The Other Woman, by Sandie Jones

Short Take: You can’t see red flags if you’re wearing rose-colored glasses.

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Can we all take a moment to appreciate fictional terrible mothers, and all the contributions they have made to modern entertainment? I haven’t done much (read: any) research on the rise in popularity of stories based on horrific mothers who make monsters of their sons, but I think that Psycho was the one that started it all. Although, I suppose I could make a case for the idea going as far back as Oedipus, right? But wait, he didn’t know that the hot queen he was banging was his mom, so maybe not? Anyway, the point stands that crazy mothers make for compelling stories.

Which leads me to The Other Woman, which begins with Emily, our heroine, meeting the man of her dreams, Adam. The pair have a short but intense courtship, with Adam checking every box on Emily’s Perfect Man List (all women have those, right?), except for one teensy tiny little flaw in their bliss: Pammie, Adam’s mother, does not want Emily in Adam’s life.

It doesn’t help that Pammie is much smarter and more determined than Emily. True to the ads, The Other Woman ends with a twist I didn’t see coming. But I can’t exactly say that I enjoyed it very much. The power struggle between Emily & Pammie was kind of cliche for the most part, and without the darker undertones supplied by Adam, could’ve been lifted straight out of an episode of Everybody Loves Raymond.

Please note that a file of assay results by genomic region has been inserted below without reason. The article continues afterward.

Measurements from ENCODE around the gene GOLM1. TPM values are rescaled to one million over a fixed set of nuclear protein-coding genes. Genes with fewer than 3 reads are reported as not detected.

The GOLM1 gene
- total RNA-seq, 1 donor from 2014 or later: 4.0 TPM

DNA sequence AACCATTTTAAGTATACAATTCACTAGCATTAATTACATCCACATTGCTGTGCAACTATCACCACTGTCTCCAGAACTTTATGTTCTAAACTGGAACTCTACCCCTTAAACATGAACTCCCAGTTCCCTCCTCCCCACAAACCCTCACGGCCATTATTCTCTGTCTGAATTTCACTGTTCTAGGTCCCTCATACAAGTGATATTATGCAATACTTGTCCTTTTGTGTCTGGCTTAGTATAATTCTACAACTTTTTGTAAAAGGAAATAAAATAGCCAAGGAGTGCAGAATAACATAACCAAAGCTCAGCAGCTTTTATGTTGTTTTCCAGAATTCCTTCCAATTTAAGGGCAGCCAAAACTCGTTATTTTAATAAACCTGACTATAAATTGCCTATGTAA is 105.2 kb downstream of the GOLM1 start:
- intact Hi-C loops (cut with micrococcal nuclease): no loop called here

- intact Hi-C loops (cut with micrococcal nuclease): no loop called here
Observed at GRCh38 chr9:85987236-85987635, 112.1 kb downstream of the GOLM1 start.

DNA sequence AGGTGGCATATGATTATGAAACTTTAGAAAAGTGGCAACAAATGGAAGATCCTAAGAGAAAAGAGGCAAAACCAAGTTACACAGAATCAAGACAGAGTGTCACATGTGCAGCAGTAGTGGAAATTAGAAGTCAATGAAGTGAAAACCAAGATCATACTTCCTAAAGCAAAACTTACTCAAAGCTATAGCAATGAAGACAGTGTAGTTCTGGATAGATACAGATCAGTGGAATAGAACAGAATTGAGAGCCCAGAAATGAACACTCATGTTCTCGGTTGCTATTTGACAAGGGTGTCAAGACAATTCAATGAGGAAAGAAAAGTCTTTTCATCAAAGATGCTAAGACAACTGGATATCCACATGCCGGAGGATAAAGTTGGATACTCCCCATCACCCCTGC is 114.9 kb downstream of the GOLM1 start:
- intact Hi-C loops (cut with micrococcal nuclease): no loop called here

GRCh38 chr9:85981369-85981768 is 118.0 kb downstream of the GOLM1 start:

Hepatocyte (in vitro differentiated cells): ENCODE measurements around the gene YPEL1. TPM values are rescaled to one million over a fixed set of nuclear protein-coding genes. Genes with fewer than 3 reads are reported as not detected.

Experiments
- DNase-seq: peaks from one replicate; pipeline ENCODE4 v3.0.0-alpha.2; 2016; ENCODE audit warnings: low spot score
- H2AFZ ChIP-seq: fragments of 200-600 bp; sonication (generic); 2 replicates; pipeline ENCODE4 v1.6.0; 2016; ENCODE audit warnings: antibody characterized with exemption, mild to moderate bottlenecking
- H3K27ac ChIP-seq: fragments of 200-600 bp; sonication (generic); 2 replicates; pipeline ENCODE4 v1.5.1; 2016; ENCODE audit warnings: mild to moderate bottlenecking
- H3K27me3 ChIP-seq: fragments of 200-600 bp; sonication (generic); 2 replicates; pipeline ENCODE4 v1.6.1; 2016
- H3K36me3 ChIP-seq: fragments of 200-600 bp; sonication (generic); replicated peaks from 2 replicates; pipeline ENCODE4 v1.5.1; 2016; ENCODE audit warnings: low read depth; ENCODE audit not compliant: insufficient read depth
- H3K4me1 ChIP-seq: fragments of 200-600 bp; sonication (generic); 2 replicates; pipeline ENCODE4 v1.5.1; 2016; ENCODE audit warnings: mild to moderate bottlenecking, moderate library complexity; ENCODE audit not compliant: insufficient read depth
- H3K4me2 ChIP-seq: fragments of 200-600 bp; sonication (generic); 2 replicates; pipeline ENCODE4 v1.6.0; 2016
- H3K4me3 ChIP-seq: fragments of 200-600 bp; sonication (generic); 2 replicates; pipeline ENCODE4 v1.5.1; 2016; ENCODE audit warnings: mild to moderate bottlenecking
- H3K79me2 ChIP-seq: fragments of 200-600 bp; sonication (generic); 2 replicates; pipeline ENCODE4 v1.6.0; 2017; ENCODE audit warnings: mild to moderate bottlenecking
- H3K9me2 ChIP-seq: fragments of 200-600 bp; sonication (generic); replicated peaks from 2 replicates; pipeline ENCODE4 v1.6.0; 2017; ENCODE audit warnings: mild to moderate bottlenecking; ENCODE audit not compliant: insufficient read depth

You know how we all have that one friend, who’s constantly in a state of crisis, and you know that at least 75% of their misery could be avoided if they would just put on their big-person panties and stick up for themselves, but they never do? And so you let them go on and on and on and ON about their latest Awful Thing while you’re washing dishes or playing solitaire and making sympathetic noises, because you think they are genuinely a good person, but you kind of want to tell them to grow up and move on already and stop letting people walk all over them and maybe they wouldn’t be so miserable but you don’t want to hurt their feelings so you just let them vent?

Emily is TOTALLY that friend. Pretty much every time Pammie pulls something shady, or Adam ignores his mother’s meddling or gets angry at Emily for trying to tell him what’s going on, Emily’s response is to whine to her friends “BUT I LOOOOOOOOOOOVE HIMMMMMM!!!!”. It’s just as frustrating to read in a book as it is to live through in real life, only without the option of being able to say “Girl, you need to get the heck out, like yesterday. Ain’t no man worth all this bull puckey.”

And the epilogue was pretty awful. Anything I say will be a spoiler, so I’m just going to say it was lousy, and go find some vodka.

The Nerd’s Rating: THREE HAPPY NEURONS (and a chocolate digestive, because I have no idea what that even means, but hey, it has chocolate in the name, so it has to be good, right?)

threehappyneurons

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